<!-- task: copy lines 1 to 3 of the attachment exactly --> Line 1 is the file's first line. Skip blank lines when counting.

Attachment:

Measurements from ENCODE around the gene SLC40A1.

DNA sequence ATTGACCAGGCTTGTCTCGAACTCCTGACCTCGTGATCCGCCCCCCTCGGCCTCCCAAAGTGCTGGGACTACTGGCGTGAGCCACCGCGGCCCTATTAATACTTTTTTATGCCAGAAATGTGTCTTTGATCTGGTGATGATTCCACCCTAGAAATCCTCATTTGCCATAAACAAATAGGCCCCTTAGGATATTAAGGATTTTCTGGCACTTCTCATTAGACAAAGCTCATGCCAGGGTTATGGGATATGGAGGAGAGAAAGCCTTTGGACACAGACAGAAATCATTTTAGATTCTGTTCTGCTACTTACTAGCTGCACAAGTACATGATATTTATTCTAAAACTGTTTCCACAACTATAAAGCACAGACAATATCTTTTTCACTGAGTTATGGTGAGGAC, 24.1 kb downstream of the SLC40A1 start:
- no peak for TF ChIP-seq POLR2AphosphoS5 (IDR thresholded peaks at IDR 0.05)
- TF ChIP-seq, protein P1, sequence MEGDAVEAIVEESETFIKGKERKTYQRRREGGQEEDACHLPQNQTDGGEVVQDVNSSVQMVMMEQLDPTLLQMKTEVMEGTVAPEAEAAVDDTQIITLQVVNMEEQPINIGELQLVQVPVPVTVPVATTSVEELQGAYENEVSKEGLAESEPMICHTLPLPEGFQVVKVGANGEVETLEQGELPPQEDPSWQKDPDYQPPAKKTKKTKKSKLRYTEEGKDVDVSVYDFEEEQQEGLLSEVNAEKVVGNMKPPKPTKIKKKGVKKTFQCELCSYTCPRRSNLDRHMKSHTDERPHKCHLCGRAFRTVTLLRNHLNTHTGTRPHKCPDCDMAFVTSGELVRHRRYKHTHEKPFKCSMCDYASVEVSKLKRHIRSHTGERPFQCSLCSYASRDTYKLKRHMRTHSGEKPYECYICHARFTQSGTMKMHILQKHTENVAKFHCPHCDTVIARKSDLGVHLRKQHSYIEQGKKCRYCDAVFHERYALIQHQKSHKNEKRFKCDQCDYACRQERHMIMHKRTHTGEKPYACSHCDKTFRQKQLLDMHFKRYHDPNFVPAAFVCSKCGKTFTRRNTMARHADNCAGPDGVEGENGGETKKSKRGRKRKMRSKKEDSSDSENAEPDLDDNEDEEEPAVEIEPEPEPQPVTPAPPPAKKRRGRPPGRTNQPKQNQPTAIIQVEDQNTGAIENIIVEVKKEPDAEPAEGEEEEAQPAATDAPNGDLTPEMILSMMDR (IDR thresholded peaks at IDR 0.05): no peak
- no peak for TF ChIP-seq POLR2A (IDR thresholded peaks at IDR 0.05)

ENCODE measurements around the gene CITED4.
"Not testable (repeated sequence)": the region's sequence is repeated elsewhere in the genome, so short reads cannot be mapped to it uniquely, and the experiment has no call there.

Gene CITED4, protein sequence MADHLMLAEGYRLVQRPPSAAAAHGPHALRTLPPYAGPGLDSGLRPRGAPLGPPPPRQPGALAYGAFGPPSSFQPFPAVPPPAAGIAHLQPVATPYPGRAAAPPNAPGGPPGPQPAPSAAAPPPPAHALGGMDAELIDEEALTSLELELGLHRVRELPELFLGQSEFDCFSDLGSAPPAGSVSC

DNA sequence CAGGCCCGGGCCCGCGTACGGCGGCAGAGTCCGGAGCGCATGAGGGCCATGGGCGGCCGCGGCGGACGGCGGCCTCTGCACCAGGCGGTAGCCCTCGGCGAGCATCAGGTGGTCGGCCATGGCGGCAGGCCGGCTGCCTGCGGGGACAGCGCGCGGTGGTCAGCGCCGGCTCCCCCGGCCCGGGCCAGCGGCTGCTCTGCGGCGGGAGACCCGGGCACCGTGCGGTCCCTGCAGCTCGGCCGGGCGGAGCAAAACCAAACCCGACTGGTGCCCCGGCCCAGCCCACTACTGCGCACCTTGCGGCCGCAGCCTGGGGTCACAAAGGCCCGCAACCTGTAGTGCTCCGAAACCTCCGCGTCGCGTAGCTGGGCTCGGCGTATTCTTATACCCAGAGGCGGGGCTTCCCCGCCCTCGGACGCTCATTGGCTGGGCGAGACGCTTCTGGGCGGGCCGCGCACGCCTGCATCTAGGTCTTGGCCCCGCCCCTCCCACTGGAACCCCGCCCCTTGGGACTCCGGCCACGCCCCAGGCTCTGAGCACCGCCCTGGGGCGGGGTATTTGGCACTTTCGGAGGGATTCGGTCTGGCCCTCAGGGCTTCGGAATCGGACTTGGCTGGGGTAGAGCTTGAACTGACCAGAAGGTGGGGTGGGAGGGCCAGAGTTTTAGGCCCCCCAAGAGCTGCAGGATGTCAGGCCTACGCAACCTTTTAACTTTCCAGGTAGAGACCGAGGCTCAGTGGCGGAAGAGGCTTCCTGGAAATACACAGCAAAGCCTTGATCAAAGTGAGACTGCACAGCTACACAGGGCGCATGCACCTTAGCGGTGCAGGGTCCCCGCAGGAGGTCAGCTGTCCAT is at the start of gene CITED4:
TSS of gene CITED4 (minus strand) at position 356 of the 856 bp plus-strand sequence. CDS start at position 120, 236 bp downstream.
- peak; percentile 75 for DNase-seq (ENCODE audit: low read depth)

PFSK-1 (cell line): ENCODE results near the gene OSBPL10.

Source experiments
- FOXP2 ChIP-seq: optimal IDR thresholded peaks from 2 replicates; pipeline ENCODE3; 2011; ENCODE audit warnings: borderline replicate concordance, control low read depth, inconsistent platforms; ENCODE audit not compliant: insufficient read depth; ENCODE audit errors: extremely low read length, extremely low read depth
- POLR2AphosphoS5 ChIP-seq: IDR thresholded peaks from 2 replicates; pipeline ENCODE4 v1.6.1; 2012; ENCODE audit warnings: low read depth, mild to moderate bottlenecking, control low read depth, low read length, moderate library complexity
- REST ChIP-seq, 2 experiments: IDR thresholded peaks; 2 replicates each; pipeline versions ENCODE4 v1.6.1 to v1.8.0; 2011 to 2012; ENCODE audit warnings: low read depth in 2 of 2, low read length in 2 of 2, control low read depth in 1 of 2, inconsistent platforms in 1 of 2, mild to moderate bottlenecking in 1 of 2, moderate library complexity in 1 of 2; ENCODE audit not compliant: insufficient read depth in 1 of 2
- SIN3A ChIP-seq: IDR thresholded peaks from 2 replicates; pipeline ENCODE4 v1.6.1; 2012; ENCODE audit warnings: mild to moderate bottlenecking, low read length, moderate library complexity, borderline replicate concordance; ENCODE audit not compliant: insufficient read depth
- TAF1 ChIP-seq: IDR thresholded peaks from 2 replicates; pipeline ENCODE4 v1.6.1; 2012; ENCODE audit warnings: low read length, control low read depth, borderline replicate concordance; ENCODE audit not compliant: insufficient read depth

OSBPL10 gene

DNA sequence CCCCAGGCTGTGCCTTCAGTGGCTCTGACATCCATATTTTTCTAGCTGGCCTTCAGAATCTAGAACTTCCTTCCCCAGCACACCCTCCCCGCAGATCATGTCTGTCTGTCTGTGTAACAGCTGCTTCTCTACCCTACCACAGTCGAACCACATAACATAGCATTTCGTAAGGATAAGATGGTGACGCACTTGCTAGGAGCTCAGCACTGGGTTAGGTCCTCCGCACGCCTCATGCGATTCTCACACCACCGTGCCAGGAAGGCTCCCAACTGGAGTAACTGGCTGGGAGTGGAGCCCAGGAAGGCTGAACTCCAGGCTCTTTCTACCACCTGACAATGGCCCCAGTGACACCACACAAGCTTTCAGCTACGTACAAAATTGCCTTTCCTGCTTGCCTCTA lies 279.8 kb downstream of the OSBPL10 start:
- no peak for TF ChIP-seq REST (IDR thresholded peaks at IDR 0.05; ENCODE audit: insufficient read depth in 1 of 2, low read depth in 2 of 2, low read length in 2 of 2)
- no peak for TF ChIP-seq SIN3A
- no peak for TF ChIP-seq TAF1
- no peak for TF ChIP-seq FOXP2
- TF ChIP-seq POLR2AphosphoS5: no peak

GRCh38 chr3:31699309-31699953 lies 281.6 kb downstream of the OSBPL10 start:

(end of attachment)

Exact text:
Measurements from ENCODE around the gene SLC40A1.

DNA sequence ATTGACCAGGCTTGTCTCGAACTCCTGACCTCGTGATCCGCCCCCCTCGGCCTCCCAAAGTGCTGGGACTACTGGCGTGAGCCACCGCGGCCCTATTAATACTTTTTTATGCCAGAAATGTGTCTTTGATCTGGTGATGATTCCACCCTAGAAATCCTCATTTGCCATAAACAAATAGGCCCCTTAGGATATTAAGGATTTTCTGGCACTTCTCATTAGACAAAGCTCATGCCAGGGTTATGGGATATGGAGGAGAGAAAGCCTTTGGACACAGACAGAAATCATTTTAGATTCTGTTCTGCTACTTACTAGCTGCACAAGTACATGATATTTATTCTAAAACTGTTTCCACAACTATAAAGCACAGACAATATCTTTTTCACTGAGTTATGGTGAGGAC, 24.1 kb downstream of the SLC40A1 start:
- no peak for TF ChIP-seq POLR2AphosphoS5 (IDR thresholded peaks at IDR 0.05)